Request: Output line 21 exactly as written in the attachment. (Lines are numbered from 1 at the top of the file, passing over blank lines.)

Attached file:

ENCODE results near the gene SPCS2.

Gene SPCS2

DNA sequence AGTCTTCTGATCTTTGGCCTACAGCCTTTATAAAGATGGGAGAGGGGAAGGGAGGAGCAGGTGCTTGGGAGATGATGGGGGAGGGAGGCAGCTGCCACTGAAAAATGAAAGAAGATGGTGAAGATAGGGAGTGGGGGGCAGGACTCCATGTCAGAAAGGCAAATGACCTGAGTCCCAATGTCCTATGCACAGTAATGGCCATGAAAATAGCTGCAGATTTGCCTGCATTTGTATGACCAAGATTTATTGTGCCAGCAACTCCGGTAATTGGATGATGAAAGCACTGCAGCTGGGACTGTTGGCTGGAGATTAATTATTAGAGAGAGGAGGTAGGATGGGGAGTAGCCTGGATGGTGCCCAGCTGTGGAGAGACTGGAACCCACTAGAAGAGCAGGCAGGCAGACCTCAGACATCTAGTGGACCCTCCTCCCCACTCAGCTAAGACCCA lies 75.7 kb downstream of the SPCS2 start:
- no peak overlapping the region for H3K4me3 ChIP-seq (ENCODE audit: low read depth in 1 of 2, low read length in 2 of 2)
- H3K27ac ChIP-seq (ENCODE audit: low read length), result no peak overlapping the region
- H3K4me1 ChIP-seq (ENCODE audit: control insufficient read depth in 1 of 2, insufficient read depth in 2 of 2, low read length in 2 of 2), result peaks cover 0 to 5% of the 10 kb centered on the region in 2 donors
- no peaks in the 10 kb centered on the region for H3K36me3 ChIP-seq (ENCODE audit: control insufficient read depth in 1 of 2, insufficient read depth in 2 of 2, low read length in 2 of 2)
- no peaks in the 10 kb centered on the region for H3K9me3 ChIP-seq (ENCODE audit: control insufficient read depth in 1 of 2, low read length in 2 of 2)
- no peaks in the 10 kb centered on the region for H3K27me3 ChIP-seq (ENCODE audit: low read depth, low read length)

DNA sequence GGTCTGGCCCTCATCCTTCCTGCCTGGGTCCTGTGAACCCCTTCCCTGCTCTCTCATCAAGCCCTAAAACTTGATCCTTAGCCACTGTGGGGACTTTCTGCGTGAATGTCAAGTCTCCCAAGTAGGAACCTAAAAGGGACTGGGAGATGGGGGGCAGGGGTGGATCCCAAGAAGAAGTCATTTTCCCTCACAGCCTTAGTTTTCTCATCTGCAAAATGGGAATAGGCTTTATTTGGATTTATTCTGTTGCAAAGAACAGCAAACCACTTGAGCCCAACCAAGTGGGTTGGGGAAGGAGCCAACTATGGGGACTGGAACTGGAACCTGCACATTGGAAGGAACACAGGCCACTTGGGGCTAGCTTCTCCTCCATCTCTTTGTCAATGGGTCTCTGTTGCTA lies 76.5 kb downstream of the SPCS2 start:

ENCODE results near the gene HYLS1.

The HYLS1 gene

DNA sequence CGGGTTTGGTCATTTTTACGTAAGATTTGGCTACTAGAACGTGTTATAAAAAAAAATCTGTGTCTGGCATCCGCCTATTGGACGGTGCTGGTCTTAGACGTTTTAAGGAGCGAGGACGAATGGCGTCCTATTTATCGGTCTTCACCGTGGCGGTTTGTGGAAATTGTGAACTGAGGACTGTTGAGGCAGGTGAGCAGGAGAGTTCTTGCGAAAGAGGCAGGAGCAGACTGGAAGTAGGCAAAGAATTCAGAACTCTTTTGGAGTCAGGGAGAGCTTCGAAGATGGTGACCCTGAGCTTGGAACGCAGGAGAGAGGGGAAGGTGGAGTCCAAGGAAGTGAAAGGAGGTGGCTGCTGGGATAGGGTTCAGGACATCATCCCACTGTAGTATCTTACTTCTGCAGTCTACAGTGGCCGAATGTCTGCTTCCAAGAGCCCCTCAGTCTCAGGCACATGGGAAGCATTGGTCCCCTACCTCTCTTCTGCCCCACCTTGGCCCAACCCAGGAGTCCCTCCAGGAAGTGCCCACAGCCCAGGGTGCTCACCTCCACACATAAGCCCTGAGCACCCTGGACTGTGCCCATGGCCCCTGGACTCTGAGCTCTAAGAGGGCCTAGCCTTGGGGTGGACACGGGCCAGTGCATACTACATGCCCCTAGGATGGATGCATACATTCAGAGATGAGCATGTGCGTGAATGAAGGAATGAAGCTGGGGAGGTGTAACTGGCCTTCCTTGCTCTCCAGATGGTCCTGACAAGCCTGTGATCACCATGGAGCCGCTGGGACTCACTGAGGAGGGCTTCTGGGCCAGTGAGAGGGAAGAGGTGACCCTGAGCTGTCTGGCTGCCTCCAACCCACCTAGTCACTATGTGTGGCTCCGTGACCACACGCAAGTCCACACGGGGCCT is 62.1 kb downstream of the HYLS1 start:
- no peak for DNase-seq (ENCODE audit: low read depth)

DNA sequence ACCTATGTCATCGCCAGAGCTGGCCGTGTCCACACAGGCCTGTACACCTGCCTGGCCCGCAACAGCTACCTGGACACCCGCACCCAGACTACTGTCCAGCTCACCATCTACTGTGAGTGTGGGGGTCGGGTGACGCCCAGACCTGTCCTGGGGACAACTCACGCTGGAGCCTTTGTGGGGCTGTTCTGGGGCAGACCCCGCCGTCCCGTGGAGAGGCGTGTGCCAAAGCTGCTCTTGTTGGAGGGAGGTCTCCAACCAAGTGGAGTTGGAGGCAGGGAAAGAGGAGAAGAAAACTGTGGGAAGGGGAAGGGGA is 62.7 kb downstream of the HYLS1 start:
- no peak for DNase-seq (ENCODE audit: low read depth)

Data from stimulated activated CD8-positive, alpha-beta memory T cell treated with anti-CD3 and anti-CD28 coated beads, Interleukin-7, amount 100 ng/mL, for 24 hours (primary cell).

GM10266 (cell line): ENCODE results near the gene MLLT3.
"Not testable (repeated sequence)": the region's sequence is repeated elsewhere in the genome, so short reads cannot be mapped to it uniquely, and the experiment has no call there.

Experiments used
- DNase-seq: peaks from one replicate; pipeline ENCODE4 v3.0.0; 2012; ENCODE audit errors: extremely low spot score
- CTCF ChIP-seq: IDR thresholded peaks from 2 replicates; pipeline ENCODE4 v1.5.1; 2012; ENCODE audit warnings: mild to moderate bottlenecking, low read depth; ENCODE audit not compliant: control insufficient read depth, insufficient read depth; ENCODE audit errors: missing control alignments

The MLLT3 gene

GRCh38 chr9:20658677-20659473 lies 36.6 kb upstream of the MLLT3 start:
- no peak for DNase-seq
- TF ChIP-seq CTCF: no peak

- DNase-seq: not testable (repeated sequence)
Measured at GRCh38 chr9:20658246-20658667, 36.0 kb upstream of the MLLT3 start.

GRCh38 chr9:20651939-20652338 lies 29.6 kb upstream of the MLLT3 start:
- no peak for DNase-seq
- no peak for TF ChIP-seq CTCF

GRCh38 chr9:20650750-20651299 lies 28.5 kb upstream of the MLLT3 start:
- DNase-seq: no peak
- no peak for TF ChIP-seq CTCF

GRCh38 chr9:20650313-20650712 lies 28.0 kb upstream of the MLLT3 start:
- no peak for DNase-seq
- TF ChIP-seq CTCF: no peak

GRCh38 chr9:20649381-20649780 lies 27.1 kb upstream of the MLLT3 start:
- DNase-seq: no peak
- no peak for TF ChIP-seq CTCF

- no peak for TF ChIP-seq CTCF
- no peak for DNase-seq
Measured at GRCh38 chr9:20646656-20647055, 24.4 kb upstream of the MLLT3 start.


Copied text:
- DNase-seq: peaks from one replicate; pipeline ENCODE4 v3.0.0; 2012; ENCODE audit errors: extremely low spot score